“UNCONSCIONABILITY” AS AN EXCEPTION TO THE AUTONOMY PRINCIPLE: HOW WELL IS IT ENTRENCHED IN SINGAPOREAN JURISPRUDENCE?
This paper examines the development and application of the “unconscionability” exception to the principle of autonomy of abstract payment undertakings in the jurisdiction of Singapore. It establishes that the development of this exception in Singapore has been due to the failure of the Singapore courts to mark clearly the parameters of the “fraud in the transaction” defence in earlier cases, which arguably justified the application of the “fraud as no bona fide belief” defence. However, this was later reinterpreted as establishing an overly broad “unconscionability” exception in relation to granting an injunction, due to the fact that the courts examined the underlying contract in order to reach their decision. Nonetheless, although the “unconscionability” exception could be said to be quite well entrenched in Singaporean jurisprudence now, as it has been expressly recognised as a separate defence in relation to granting an injunction under performance bonds in Singapore case law, in the majority of these cases similar conclusions could have been reached by applying the wider “fraud as no bona fide belief” exception. Thus, what is termed “unconscionability” in Singapore is not very different from the wider “fraud in the transaction” exception.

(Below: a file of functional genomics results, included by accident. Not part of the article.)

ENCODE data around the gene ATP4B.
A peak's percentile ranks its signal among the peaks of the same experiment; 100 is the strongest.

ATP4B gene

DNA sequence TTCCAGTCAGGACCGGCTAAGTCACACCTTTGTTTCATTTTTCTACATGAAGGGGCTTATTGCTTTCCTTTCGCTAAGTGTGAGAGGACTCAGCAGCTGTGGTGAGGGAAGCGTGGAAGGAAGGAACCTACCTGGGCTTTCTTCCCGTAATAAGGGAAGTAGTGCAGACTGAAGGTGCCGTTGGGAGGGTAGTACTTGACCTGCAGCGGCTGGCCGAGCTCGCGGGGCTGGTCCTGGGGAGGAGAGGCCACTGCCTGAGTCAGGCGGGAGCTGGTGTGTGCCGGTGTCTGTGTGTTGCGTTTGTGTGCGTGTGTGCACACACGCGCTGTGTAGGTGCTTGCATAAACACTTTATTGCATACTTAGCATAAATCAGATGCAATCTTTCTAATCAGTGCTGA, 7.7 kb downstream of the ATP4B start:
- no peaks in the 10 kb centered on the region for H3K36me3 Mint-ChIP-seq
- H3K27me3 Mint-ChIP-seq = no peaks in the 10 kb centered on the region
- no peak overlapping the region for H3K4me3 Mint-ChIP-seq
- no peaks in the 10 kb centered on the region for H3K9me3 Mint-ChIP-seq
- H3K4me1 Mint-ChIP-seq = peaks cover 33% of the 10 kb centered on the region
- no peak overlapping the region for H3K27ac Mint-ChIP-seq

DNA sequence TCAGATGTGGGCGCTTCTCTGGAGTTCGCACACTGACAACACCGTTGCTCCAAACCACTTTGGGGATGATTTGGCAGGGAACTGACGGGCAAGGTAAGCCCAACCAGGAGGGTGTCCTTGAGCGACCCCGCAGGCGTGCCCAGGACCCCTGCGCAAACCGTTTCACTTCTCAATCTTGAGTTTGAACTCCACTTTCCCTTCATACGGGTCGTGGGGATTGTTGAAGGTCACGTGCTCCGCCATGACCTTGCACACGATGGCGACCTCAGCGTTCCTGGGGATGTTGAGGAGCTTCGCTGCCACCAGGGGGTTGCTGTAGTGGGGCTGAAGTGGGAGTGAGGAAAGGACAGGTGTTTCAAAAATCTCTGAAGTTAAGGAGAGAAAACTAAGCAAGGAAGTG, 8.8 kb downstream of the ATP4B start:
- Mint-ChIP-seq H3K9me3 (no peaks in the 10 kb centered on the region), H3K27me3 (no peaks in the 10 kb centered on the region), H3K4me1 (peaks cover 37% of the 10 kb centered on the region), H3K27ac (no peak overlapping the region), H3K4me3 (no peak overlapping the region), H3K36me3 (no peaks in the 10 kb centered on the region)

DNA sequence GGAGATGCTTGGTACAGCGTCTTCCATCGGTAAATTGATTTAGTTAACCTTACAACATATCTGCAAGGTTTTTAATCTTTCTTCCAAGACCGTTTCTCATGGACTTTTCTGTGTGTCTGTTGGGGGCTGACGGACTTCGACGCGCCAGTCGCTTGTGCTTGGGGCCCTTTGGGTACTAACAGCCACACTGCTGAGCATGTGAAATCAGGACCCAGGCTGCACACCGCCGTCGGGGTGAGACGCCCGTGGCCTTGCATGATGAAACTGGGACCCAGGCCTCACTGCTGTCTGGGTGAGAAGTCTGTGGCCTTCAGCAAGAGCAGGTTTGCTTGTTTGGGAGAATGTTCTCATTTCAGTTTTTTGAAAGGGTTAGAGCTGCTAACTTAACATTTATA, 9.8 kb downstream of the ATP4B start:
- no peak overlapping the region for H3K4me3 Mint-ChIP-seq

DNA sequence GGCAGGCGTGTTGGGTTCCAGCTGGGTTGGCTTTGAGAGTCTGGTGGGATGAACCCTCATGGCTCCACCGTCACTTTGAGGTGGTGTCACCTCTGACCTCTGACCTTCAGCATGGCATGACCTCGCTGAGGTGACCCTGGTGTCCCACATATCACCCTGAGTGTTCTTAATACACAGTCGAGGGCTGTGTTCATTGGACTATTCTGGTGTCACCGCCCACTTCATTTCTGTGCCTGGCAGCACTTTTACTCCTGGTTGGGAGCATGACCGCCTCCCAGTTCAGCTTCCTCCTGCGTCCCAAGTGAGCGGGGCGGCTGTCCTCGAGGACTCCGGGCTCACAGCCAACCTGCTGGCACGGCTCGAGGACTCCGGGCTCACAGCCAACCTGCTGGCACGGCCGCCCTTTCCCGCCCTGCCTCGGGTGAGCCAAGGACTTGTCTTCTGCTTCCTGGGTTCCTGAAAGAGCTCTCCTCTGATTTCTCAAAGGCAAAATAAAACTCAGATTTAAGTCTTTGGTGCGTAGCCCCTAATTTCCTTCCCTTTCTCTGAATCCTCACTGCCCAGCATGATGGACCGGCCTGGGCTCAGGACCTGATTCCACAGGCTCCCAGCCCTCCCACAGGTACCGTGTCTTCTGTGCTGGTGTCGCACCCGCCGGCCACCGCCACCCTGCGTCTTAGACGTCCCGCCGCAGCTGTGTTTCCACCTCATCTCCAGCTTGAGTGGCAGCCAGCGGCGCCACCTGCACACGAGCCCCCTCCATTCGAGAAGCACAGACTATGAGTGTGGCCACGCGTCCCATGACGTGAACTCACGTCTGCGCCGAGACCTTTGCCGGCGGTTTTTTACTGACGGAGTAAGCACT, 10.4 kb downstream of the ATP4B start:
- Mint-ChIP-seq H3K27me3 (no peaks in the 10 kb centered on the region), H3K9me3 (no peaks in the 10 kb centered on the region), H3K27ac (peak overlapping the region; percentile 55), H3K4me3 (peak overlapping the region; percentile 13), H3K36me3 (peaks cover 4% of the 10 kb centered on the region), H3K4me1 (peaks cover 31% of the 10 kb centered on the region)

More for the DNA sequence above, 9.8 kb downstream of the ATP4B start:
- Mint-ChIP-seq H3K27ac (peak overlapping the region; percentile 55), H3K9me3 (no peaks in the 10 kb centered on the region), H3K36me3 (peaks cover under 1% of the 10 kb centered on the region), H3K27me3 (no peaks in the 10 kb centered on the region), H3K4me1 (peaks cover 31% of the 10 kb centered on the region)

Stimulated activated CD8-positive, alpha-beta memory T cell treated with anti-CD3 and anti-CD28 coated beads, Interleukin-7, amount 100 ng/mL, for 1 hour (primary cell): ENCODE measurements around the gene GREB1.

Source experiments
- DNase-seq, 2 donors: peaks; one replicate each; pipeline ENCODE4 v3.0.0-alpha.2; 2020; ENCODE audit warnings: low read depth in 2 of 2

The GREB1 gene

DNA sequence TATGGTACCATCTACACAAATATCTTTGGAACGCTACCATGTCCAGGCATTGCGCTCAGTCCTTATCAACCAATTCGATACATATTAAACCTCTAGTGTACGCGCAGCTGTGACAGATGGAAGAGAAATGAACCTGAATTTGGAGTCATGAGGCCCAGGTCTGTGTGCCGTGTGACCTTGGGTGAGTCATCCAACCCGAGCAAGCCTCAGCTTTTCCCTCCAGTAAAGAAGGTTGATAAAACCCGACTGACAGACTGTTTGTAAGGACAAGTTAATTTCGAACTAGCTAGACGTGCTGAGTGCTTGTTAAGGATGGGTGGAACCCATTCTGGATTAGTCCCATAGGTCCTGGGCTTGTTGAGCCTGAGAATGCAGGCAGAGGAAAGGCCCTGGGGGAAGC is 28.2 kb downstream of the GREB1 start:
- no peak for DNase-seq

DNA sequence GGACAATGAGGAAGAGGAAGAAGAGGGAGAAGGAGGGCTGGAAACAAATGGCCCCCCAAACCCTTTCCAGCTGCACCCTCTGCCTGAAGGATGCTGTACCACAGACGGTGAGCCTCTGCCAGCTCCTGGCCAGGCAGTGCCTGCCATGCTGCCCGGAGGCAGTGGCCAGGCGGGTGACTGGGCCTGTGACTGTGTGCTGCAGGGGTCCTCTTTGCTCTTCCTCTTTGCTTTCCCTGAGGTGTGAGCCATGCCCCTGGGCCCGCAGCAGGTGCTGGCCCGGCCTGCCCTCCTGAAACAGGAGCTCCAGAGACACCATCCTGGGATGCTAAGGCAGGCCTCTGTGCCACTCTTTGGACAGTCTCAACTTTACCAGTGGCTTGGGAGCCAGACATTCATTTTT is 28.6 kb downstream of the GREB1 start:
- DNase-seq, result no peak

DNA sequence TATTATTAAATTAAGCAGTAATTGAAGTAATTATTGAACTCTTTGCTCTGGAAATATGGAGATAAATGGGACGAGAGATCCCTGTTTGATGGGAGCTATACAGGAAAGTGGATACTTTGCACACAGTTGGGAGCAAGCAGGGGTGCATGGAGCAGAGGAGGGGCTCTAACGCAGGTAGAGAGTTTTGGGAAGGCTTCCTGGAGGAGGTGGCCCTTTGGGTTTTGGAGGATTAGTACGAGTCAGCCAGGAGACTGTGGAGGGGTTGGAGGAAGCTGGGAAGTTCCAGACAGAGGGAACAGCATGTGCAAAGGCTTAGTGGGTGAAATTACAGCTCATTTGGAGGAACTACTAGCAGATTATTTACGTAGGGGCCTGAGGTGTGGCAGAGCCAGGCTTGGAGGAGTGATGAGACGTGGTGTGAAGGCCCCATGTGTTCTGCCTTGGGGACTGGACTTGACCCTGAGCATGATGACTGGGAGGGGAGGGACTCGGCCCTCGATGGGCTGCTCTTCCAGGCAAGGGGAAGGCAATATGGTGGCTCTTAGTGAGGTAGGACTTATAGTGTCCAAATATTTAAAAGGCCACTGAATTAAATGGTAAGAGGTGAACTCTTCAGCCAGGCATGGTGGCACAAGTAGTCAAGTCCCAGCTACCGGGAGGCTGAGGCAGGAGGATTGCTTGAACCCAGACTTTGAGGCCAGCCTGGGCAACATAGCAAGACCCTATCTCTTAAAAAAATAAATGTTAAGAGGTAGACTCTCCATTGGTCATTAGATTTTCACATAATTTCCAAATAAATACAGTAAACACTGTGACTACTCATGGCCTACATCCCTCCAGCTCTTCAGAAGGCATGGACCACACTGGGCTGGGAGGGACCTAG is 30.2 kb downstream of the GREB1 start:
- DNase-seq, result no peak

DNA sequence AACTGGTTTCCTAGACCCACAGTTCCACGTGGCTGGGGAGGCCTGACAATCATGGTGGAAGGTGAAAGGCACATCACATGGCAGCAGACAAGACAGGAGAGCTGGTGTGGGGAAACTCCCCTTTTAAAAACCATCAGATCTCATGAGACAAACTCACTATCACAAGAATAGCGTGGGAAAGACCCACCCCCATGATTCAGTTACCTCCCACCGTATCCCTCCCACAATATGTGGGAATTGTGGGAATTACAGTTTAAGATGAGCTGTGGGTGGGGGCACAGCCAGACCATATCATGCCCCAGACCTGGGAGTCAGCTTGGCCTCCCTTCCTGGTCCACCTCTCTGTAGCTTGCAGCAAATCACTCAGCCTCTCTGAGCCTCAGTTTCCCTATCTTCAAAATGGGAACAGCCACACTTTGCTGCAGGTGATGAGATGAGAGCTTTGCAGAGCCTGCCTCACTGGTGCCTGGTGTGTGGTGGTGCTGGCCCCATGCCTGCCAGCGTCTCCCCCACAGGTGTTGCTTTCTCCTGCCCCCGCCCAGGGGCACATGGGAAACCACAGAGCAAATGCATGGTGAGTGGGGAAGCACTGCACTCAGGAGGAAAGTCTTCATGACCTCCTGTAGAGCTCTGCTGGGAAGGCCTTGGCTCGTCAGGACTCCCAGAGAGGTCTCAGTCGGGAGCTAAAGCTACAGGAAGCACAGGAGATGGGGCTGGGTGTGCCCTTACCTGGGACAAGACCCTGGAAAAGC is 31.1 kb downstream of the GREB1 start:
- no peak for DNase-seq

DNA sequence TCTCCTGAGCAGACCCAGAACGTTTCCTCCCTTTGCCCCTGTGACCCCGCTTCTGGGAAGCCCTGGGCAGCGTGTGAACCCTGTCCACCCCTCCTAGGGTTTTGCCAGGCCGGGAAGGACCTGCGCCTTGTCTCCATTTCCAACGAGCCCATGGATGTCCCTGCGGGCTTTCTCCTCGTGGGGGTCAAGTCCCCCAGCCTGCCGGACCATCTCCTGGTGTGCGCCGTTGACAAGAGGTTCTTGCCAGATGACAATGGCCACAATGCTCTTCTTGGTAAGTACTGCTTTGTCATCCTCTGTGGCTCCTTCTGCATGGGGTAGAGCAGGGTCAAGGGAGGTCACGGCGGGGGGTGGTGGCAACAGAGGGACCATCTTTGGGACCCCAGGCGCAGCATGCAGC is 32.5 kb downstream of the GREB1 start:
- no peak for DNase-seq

As a general rule, it has been accepted in international trade that undertakings in commercial letters of credit and performance bonds are autonomous, independent of the underlying transaction in respect of which they are issued, and should be honoured without question when a call is made in accordance with the terms of the instrument. However, questions have arisen in respect of each instrument: first, whether payment can be refused on grounds of either “fraud in the documents” (ie, that the documents submitted are forged or fraudulent) or “fraud in the transaction” (ie, that the underlying transaction has been tainted with fraud), or “fraud as no bona fide belief” (ie, that the demand is made without bona fide belief that payment should be made) or “unconscionability”; secondly, exactly what the differences are between these potential defences; and, thirdly, to what extent these defences do or should apply similarly to both types of instrument.
This paper examines the Singapore position as regards the application of the fraud exception and the principle of “unconscionability” to both commercial letters of credit and
Unconscionability exception to autonomy principle